been little need for treatment. Increased dosages and frequent patterns of use, as seen during the second and fourth cycles, have resulted in abuse, and these trends have been paralleled by an increase in the number and diversity of treatment services.

Therefore, it is important to recognize that behavior in the current fourth cycle includes several patterns of use associated with low doses and low toxicity, albeit large numbers of users (e.g., coca tea drinkers and some social intranasal users). Consequently, it might be more efficient to focus medical treatment resources on specific types of users who are almost always abusers (e.g., cocaine smokers) rather than targeting all users per se. However, it is equally important to note that even within a particular group such as crack users, individuals may differ substantially in the severity of their dependence. Thus, treatment services must remain adaptive to the needs of clients and flexible in approaches.

In cases of cocaine intoxication and acute toxic reactions, treatment can be guided by clear diagnostic criteria including physical and behavioral indices. But diagnosis of cocaine abuse and dependence do not rest on such clear signs as intoxication or even route of administration. Rather, such determinations rely more heavily on an individual's self-reported history of cocaine use. Self-reported histories are not completely trustworthy: they may be lacking in important details, they may be self-serving, or people give confused histories because of intoxication. Therefore, treatment services might benefit by utilizing the RIAH toxicology test as an aid to diagnosis and to monitor treatment itself.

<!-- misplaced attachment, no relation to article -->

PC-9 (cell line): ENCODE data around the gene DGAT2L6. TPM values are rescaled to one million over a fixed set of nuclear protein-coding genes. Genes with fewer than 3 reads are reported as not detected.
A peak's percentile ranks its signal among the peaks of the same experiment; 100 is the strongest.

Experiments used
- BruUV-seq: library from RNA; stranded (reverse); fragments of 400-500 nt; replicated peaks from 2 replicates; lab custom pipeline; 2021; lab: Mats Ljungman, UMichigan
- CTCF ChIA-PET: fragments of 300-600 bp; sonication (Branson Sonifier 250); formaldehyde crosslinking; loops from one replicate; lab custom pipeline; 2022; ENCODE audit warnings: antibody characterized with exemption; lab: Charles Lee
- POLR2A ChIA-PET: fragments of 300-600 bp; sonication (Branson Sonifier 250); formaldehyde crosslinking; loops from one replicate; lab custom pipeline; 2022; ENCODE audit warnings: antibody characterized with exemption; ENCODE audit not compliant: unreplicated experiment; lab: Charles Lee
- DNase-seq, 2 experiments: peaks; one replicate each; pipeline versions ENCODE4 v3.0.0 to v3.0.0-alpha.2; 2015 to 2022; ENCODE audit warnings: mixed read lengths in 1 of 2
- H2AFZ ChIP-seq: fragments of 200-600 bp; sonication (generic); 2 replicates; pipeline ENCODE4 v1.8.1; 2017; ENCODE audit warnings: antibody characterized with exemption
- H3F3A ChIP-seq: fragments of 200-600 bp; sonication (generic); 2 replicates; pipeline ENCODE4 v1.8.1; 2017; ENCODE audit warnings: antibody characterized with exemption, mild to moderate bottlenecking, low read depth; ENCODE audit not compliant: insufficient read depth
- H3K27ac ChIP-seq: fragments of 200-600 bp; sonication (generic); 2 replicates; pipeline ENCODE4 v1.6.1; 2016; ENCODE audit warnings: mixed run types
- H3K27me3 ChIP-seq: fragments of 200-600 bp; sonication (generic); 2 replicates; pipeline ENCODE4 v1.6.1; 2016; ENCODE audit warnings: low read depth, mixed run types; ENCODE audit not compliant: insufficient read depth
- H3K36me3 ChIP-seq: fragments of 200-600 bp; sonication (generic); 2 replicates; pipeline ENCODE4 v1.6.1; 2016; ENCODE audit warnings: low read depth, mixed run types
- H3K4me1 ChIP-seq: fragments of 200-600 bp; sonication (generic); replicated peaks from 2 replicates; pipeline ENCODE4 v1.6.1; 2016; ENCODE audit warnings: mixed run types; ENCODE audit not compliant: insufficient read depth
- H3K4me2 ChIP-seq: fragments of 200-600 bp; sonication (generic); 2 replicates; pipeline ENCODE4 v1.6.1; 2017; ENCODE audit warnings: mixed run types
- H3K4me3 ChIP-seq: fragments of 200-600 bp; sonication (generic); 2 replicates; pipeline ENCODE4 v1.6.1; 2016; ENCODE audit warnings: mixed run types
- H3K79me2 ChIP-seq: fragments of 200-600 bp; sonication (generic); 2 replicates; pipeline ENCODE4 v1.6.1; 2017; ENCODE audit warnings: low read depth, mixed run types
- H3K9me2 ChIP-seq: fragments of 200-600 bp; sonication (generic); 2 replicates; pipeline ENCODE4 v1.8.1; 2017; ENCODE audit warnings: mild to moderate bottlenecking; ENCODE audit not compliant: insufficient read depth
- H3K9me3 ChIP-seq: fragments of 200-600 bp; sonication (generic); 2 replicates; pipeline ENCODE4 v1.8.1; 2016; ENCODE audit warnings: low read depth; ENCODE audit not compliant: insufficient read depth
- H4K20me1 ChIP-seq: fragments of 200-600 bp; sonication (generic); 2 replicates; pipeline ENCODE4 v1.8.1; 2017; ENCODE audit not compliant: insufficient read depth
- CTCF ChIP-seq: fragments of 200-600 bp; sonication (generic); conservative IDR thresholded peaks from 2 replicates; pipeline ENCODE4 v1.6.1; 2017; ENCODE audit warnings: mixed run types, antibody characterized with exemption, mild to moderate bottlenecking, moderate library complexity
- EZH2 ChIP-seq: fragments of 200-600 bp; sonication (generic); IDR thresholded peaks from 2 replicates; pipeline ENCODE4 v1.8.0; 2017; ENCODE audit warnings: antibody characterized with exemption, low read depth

Pratt (1943) records the purchase as cocaine. The original entry in the day books of Corneau & Diller records the purchase as "cocaine." This spelling was sometimes used for coca extract products, for a coca wine named "Cocaine," for a cocaine-based local anesthetic preparation, and for a coconut oil hair product named "Cocaine."


This statement is based on unpublished raw data and archival information obtained from B. Hester, Khoka Productions, Inc., Jacksonville, Florida.


Several earlier works, beginning with a 1787 dissertation (Julian, P.A. Disertacion Sobre Hayo o Coca dans la Perla de la America, Lima, 1787), are cited by Chevrier (1868) and referenced in the bibliography by Mortimer (1901).


Based on information obtained from B. Hester, Khoka Productions, Inc.,

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